The result was that my actual net earnings on that auction were roughly zero. That was a “successful” but still unsatisfying transaction.

I had bought several auctions from that Seller prior to the one I’m describing and all had performed as expected. I have actually been quite happy with the experience.

And as annoyed as I was with the result of that one auction, I was prepared to assume it was just bad luck. That for some unknown and unusual reason the Account Debtor just paid very early.

And so I bought another auction from the same Seller even before this one had closed-out.

The first payment on the NEW auction was made ONE DAY after the auction closed. The invoices that were paid were not “due” until mid September.

With that additional experience, as much as I have been pleased with the initial auctions bought from this Seller, I’m now going to have to stay away from those auctions until there is evidence that these are anomalous situations and that a predictable relationship between the posted due dates and the actual payment expectations can be anticipated.

The reason, of course, is that acceptable pricing changes significantly as the duration of auctions changes. This is particularly true in cases of very rapid payment.

The marginal impact on return of payments expected in 45 days but received in 30 is actually pretty minimal. But the impact of a payment expected in 45 but received in 10 is quite significant.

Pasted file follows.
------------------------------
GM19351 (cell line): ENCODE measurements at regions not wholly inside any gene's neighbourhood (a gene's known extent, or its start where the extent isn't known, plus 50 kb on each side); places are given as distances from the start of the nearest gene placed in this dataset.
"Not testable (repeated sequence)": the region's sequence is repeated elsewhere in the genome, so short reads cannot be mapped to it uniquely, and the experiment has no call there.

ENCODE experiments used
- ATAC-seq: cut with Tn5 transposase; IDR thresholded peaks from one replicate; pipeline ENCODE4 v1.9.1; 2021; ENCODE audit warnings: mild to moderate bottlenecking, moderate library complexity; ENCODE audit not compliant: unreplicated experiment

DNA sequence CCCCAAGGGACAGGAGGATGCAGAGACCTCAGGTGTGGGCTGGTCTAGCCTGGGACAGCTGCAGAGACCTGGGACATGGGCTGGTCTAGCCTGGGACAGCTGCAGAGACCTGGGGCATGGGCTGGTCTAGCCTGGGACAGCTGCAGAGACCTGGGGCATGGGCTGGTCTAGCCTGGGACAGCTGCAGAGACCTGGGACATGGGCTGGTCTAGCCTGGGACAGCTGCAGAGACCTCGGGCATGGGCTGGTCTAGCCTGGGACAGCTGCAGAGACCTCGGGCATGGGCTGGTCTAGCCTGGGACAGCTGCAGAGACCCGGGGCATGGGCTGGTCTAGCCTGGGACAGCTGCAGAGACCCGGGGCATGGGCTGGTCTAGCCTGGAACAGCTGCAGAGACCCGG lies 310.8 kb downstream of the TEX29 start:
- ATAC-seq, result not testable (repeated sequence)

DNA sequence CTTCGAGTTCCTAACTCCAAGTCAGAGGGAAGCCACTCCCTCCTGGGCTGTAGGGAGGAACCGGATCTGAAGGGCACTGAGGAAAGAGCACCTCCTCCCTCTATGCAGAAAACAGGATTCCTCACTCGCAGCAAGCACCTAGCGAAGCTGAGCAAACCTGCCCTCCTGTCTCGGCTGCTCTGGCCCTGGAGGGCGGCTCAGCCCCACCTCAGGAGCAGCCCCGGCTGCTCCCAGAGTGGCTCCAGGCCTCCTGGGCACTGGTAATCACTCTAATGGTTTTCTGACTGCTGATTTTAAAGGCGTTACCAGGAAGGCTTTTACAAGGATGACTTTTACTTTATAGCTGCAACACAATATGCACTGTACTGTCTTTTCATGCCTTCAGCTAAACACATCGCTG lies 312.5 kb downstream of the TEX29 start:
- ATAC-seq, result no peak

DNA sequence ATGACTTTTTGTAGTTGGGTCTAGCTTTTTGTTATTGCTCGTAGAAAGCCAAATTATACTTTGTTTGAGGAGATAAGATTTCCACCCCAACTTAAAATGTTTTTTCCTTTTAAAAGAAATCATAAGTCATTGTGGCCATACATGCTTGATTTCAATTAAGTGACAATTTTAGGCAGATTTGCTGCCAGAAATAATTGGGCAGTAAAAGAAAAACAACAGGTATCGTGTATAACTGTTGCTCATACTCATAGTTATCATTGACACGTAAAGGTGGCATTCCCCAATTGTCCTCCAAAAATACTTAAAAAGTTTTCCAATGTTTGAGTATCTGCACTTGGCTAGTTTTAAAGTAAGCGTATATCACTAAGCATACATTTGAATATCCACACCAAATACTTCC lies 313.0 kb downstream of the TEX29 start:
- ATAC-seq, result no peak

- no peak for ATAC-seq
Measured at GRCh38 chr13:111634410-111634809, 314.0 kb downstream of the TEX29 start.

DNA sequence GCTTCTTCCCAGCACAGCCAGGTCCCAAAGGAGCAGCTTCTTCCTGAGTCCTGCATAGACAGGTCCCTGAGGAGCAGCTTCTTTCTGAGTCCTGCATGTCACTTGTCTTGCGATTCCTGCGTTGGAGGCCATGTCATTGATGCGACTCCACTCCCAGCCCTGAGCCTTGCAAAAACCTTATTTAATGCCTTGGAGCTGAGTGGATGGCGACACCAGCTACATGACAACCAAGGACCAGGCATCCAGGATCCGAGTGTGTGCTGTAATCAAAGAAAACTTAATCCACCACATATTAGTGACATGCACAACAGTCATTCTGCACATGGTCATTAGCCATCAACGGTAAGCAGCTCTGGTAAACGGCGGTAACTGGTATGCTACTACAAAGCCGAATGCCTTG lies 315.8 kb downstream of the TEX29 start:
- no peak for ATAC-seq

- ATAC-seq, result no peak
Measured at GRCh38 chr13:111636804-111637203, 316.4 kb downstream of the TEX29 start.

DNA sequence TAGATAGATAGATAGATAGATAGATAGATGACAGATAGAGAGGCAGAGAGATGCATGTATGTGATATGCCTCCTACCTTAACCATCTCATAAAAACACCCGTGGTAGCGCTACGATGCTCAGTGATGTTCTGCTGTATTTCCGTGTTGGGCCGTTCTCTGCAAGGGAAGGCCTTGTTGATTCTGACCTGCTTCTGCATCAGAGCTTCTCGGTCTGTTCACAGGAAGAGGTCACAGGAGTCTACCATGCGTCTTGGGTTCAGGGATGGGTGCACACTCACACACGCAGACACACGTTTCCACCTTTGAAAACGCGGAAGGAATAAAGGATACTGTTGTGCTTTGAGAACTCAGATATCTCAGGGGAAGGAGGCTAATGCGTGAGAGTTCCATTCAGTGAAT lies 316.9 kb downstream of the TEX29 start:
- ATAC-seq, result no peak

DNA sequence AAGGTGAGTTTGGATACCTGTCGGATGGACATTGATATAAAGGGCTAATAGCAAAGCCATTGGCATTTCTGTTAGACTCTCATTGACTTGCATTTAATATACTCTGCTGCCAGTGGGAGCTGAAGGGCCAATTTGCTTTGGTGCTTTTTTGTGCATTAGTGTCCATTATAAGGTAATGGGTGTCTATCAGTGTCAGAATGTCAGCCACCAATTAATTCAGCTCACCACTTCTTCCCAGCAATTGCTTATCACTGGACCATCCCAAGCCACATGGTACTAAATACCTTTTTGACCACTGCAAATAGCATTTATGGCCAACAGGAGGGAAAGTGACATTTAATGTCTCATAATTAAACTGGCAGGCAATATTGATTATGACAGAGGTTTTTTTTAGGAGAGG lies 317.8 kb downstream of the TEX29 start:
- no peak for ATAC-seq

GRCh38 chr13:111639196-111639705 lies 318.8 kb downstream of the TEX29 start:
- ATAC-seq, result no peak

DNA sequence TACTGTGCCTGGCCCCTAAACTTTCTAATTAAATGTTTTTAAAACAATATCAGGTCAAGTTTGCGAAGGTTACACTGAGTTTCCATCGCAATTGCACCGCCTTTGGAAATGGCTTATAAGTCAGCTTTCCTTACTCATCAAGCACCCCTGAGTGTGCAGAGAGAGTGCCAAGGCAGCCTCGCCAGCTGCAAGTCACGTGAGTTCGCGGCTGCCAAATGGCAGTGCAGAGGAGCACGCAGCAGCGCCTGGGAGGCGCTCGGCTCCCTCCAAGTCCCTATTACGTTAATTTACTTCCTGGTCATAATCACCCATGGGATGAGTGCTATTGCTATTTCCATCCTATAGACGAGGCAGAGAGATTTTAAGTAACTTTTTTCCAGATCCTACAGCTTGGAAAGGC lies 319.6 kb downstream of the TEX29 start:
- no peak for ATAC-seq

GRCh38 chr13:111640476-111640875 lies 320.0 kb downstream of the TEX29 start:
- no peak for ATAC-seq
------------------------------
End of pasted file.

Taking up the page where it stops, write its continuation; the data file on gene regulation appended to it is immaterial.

I am not suggesting that the Seller in this case deliberately misstated the payment expectation. I don’t believe that is the case. Actually, I suspect that this transaction will have been as unsatisfactory for the Seller as for the Buyer.

Because of the TRE fee structure, the costs to the Seller on this auction will have been as high on a relative basis as the return to the Buyer was low.

But there is a small number of Sellers whose actual payment experience appears to be consistently more rapid than “expected”. That creates a credibility problem—-for me, at least. And I’m no longer willing to bid on those auctions.

Ultimately it is to everyone’s benefit for there to be a rational relationship between the posted “due date”, the Seller’s posted “expected payment date”, and the actual payment experience.